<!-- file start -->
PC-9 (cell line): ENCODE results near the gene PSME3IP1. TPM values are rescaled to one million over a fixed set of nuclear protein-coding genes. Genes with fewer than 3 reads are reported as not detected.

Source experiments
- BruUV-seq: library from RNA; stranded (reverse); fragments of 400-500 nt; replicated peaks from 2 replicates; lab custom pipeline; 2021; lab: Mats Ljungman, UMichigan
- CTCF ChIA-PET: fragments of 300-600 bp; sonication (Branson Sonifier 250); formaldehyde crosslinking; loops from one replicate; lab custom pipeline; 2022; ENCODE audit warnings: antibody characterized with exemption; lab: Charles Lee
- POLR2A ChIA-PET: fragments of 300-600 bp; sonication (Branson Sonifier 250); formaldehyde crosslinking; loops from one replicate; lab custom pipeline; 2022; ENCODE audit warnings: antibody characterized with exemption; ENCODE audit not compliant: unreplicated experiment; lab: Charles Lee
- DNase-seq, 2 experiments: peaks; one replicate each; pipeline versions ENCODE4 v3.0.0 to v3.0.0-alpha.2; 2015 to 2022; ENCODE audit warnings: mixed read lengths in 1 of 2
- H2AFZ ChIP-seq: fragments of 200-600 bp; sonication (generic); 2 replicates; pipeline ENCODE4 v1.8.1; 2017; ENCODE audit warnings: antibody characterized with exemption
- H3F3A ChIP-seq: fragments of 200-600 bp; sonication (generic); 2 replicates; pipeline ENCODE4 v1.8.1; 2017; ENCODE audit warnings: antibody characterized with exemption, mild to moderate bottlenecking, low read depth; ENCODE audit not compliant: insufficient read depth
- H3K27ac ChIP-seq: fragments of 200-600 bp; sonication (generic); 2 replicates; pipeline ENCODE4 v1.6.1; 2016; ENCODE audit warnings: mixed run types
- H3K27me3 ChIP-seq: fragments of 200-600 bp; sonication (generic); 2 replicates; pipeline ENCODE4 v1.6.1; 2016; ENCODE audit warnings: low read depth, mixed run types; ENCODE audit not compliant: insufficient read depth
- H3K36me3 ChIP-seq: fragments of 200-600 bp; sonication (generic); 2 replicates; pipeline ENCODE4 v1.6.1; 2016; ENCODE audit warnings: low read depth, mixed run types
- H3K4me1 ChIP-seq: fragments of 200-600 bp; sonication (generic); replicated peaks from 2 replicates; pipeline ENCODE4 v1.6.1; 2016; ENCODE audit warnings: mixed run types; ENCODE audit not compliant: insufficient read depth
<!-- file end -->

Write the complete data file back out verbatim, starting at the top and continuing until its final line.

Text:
PC-9 (cell line): ENCODE results near the gene PSME3IP1. TPM values are rescaled to one million over a fixed set of nuclear protein-coding genes. Genes with fewer than 3 reads are reported as not detected.

Source experiments
- BruUV-seq: library from RNA; stranded (reverse); fragments of 400-500 nt; replicated peaks from 2 replicates; lab custom pipeline; 2021; lab: Mats Ljungman, UMichigan
- CTCF ChIA-PET: fragments of 300-600 bp; sonication (Branson Sonifier 250); formaldehyde crosslinking; loops from one replicate; lab custom pipeline; 2022; ENCODE audit warnings: antibody characterized with exemption; lab: Charles Lee
- POLR2A ChIA-PET: fragments of 300-600 bp; sonication (Branson Sonifier 250); formaldehyde crosslinking; loops from one replicate; lab custom pipeline; 2022; ENCODE audit warnings: antibody characterized with exemption; ENCODE audit not compliant: unreplicated experiment; lab: Charles Lee
- DNase-seq, 2 experiments: peaks; one replicate each; pipeline versions ENCODE4 v3.0.0 to v3.0.0-alpha.2; 2015 to 2022; ENCODE audit warnings: mixed read lengths in 1 of 2
- H2AFZ ChIP-seq: fragments of 200-600 bp; sonication (generic); 2 replicates; pipeline ENCODE4 v1.8.1; 2017; ENCODE audit warnings: antibody characterized with exemption
- H3F3A ChIP-seq: fragments of 200-600 bp; sonication (generic); 2 replicates; pipeline ENCODE4 v1.8.1; 2017; ENCODE audit warnings: antibody characterized with exemption, mild to moderate bottlenecking, low read depth; ENCODE audit not compliant: insufficient read depth
- H3K27ac ChIP-seq: fragments of 200-600 bp; sonication (generic); 2 replicates; pipeline ENCODE4 v1.6.1; 2016; ENCODE audit warnings: mixed run types
- H3K27me3 ChIP-seq: fragments of 200-600 bp; sonication (generic); 2 replicates; pipeline ENCODE4 v1.6.1; 2016; ENCODE audit warnings: low read depth, mixed run types; ENCODE audit not compliant: insufficient read depth
- H3K36me3 ChIP-seq: fragments of 200-600 bp; sonication (generic); 2 replicates; pipeline ENCODE4 v1.6.1; 2016; ENCODE audit warnings: low read depth, mixed run types
- H3K4me1 ChIP-seq: fragments of 200-600 bp; sonication (generic); replicated peaks from 2 replicates; pipeline ENCODE4 v1.6.1; 2016; ENCODE audit warnings: mixed run types; ENCODE audit not compliant: insufficient read depth